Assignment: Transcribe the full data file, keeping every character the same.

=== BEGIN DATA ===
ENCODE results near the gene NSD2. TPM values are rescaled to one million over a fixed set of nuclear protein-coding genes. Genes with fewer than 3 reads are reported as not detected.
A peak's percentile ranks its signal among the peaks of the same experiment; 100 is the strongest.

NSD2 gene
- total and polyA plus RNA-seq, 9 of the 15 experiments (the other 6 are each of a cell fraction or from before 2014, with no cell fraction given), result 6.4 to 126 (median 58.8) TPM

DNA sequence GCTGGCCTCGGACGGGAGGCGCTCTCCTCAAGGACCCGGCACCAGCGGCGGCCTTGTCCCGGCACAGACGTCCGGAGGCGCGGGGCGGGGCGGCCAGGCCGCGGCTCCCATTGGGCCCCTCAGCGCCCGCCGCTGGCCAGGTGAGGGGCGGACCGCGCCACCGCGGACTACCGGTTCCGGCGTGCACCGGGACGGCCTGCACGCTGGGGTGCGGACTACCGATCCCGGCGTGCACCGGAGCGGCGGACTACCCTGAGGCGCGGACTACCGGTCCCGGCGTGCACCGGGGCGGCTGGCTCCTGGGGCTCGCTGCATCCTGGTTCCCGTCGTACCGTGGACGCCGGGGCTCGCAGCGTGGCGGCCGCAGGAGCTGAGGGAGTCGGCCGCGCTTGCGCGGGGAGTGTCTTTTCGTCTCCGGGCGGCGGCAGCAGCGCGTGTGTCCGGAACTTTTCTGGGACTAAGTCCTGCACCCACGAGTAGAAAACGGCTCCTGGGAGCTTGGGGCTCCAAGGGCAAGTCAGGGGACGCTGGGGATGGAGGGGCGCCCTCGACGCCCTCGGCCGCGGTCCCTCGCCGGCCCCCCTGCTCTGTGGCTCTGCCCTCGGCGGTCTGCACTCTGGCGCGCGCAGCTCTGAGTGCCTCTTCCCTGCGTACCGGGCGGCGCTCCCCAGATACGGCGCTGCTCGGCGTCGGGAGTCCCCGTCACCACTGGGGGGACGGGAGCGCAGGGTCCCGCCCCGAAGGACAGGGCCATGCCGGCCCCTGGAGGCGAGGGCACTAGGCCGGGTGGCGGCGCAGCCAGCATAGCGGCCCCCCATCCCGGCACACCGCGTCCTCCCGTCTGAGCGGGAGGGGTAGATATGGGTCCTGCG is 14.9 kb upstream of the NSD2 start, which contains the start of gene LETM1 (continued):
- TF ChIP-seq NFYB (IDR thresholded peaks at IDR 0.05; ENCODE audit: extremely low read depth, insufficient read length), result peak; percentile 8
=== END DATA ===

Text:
ENCODE results near the gene NSD2. TPM values are rescaled to one million over a fixed set of nuclear protein-coding genes. Genes with fewer than 3 reads are reported as not detected.
A peak's percentile ranks its signal among the peaks of the same experiment; 100 is the strongest.

NSD2 gene
- total and polyA plus RNA-seq, 9 of the 15 experiments (the other 6 are each of a cell fraction or from before 2014, with no cell fraction given), result 6.4 to 126 (median 58.8) TPM

DNA sequence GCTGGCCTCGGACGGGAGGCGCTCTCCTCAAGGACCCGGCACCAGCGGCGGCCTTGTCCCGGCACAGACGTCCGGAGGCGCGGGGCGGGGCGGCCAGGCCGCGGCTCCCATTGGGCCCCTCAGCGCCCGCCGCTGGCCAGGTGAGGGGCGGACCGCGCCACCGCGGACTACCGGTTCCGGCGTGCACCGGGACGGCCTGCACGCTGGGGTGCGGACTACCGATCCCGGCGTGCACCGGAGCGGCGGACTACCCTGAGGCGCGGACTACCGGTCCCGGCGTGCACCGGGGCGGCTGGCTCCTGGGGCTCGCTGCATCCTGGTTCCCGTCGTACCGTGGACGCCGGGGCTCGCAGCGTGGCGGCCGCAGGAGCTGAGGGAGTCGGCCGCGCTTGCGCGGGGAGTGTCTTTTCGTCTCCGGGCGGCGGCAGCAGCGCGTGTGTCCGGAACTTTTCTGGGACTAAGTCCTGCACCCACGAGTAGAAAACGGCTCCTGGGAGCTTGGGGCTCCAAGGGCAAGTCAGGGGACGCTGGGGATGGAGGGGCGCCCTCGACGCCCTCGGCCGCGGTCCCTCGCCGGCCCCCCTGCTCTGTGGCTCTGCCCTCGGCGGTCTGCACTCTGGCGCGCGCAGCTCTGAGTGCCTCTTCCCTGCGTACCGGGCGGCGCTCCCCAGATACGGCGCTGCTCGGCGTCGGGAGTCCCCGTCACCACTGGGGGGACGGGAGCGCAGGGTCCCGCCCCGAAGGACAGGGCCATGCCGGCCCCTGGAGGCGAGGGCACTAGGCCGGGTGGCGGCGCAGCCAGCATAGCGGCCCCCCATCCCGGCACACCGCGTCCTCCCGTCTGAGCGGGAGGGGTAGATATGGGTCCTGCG is 14.9 kb upstream of the NSD2 start, which contains the start of gene LETM1 (continued):
- TF ChIP-seq NFYB (IDR thresholded peaks at IDR 0.05; ENCODE audit: extremely low read depth, insufficient read length), result peak; percentile 8